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|Title:||It's time to reframe the savior sibling debate|
|Citation:||AJOB Primary Research, 2011; 2(3):13-25|
|Publisher:||Taylor & Francis|
|Kimberly A. Strong, Chris F. Jordens, Ian H. Kerridge, John Miles Little and Rachel A. Ankeny|
|Abstract:||The creation of savior siblings has been the subject of intense ethical debate over the past decade. While ethical concerns might provide clinicians with valid reasons for not providing these clinical services, we suggest that it is more difficult to make a case for physicians not disclosing to the parents of sick children under their care the option of creating a savior sibling. We “test” the ethical objections to savior siblings empirically and conclude that they rely heavily on unsound theoretical or speculative arguments and inappropriately scrutinize parental motives for having children. We contend that empirical evidence makes this moral frame increasingly tendentious, and that debate about savior siblings should be reframed as debate about the ethics of nondisclosure.|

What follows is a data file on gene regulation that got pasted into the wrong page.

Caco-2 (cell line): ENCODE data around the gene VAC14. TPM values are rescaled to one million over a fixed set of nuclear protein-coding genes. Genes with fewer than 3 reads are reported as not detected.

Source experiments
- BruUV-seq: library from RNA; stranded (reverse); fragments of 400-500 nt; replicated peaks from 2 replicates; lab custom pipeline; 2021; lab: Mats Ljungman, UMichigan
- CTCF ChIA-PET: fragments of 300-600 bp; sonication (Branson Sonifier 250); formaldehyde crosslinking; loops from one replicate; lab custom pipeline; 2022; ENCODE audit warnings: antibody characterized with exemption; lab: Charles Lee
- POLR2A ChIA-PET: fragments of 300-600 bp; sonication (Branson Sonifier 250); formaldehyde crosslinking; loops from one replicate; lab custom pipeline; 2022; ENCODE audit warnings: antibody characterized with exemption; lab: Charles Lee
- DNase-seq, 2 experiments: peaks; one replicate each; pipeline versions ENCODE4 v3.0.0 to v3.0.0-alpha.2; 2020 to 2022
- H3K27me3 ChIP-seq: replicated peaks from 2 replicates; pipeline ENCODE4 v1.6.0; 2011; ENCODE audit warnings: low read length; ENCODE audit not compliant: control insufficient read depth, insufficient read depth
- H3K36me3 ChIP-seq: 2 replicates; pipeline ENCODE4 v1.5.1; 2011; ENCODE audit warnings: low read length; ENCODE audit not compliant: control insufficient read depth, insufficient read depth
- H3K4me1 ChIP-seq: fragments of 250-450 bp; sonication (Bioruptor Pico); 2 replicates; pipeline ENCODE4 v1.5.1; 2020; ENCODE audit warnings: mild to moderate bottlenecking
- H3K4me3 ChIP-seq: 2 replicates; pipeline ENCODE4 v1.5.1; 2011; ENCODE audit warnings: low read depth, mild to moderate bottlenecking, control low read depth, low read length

|Rights:||Copyright © 2012 Taylor & Francis Group|
|Appears in Collections:||Politics publications|
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